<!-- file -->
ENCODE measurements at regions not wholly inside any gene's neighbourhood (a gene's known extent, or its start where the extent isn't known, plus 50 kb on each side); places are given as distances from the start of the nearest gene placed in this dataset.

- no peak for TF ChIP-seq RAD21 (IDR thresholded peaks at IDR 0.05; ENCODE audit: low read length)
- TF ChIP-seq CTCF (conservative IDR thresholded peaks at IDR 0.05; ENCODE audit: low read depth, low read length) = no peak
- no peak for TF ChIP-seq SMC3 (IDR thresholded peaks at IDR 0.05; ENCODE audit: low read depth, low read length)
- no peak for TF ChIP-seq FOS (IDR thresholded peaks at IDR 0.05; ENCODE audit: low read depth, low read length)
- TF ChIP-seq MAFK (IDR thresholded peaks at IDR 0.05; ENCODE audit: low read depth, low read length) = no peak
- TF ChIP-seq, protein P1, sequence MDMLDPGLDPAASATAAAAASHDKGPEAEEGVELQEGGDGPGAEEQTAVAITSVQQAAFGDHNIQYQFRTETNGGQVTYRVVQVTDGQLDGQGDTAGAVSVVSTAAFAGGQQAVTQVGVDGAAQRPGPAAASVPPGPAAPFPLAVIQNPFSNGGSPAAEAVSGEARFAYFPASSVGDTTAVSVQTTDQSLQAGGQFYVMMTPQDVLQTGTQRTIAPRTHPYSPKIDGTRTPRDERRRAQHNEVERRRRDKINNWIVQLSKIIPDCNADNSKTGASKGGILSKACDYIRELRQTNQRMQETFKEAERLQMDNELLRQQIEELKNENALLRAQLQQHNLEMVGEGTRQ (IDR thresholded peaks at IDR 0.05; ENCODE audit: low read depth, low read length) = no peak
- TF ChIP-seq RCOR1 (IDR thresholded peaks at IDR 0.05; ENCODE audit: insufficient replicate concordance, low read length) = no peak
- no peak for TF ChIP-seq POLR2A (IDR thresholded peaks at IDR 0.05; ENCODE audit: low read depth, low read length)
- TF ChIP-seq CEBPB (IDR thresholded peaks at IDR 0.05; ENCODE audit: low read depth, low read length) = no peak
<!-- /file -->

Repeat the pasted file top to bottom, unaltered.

ENCODE measurements at regions not wholly inside any gene's neighbourhood (a gene's known extent, or its start where the extent isn't known, plus 50 kb on each side); places are given as distances from the start of the nearest gene placed in this dataset.

- no peak for TF ChIP-seq RAD21 (IDR thresholded peaks at IDR 0.05; ENCODE audit: low read length)
- TF ChIP-seq CTCF (conservative IDR thresholded peaks at IDR 0.05; ENCODE audit: low read depth, low read length) = no peak
- no peak for TF ChIP-seq SMC3 (IDR thresholded peaks at IDR 0.05; ENCODE audit: low read depth, low read length)
- no peak for TF ChIP-seq FOS (IDR thresholded peaks at IDR 0.05; ENCODE audit: low read depth, low read length)
- TF ChIP-seq MAFK (IDR thresholded peaks at IDR 0.05; ENCODE audit: low read depth, low read length) = no peak
- TF ChIP-seq, protein P1, sequence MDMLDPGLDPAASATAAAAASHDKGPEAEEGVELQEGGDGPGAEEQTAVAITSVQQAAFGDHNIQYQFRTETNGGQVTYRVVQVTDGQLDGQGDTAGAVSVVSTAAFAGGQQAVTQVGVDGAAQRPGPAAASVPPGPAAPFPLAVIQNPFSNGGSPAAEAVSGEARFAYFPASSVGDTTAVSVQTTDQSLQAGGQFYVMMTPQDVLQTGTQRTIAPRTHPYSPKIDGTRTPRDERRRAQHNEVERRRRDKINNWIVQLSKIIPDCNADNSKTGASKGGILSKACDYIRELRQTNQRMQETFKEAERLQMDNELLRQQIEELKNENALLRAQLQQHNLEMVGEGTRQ (IDR thresholded peaks at IDR 0.05; ENCODE audit: low read depth, low read length) = no peak
- TF ChIP-seq RCOR1 (IDR thresholded peaks at IDR 0.05; ENCODE audit: insufficient replicate concordance, low read length) = no peak
- no peak for TF ChIP-seq POLR2A (IDR thresholded peaks at IDR 0.05; ENCODE audit: low read depth, low read length)
- TF ChIP-seq CEBPB (IDR thresholded peaks at IDR 0.05; ENCODE audit: low read depth, low read length) = no peak